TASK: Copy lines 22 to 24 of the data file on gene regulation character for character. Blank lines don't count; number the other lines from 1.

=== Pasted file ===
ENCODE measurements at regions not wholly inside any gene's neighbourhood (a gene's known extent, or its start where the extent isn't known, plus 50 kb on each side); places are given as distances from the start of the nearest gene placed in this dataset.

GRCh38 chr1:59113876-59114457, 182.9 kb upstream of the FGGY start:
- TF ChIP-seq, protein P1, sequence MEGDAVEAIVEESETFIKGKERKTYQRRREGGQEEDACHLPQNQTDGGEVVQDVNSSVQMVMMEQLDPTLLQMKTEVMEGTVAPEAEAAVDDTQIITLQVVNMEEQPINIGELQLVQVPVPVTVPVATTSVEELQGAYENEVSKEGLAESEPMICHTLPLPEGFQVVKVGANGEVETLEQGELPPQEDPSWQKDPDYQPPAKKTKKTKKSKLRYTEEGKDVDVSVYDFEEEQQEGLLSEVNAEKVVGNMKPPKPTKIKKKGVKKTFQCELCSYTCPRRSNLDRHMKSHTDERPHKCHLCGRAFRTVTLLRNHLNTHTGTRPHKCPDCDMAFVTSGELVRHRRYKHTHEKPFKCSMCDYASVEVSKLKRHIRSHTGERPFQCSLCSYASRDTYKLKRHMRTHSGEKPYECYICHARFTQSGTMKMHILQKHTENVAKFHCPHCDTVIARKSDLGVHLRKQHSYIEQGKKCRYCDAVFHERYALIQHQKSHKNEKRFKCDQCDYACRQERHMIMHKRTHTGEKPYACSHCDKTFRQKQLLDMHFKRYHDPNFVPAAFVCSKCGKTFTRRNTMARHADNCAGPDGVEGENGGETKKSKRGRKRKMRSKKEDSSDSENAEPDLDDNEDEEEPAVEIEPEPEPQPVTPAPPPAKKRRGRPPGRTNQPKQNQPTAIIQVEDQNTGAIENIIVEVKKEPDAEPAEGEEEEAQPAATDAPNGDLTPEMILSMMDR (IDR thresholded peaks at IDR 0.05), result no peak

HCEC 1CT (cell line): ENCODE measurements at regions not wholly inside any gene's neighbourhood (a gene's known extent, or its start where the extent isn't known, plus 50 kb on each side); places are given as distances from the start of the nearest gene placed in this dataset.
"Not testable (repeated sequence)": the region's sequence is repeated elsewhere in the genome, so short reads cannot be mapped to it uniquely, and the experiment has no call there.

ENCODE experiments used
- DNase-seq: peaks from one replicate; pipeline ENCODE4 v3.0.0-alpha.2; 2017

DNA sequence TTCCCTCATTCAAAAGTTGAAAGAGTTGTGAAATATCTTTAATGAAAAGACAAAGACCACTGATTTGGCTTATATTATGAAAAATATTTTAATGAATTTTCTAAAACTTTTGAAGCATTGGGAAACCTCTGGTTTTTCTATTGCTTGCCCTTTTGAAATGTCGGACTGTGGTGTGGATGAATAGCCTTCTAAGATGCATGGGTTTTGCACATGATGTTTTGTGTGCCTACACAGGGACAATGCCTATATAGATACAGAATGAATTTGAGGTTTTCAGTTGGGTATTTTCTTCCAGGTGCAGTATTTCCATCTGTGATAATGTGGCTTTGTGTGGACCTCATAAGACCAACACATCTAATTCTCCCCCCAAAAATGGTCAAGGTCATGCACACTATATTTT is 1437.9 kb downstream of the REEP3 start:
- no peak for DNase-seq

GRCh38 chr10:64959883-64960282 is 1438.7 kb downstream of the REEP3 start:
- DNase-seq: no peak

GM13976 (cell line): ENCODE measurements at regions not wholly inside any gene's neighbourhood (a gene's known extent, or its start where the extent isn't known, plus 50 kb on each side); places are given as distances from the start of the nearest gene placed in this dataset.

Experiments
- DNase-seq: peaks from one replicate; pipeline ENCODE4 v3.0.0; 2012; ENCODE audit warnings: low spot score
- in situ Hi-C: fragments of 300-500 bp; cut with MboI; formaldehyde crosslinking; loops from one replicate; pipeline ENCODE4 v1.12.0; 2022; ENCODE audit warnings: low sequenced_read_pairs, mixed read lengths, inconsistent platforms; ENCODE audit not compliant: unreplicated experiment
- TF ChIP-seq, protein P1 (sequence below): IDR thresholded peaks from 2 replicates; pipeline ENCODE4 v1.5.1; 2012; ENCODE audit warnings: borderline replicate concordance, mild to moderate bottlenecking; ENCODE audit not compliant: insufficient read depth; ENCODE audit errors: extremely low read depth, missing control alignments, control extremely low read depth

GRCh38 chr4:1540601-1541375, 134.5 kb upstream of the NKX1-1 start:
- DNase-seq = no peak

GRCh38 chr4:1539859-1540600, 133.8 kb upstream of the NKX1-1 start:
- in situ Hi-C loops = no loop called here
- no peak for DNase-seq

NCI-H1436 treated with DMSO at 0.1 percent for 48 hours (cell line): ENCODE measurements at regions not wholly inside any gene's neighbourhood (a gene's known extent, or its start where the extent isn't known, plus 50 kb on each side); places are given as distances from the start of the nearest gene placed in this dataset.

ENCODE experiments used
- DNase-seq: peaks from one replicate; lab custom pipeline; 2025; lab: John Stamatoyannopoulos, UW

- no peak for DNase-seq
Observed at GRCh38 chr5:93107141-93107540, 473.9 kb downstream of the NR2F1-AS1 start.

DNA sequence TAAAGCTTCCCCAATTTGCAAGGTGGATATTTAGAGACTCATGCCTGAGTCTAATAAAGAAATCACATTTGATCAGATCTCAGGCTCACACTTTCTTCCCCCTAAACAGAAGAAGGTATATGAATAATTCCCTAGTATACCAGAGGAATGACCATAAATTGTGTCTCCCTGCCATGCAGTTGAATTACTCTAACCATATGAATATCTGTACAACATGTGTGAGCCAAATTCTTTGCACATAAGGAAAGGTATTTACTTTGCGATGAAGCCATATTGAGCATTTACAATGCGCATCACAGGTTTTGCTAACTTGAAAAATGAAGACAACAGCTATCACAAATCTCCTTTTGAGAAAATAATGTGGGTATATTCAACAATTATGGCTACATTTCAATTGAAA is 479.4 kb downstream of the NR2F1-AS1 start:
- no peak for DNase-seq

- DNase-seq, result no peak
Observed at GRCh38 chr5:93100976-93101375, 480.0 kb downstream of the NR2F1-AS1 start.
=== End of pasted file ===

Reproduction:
NCI-H1436 treated with DMSO at 0.1 percent for 48 hours (cell line): ENCODE measurements at regions not wholly inside any gene's neighbourhood (a gene's known extent, or its start where the extent isn't known, plus 50 kb on each side); places are given as distances from the start of the nearest gene placed in this dataset.

ENCODE experiments used
- DNase-seq: peaks from one replicate; lab custom pipeline; 2025; lab: John Stamatoyannopoulos, UW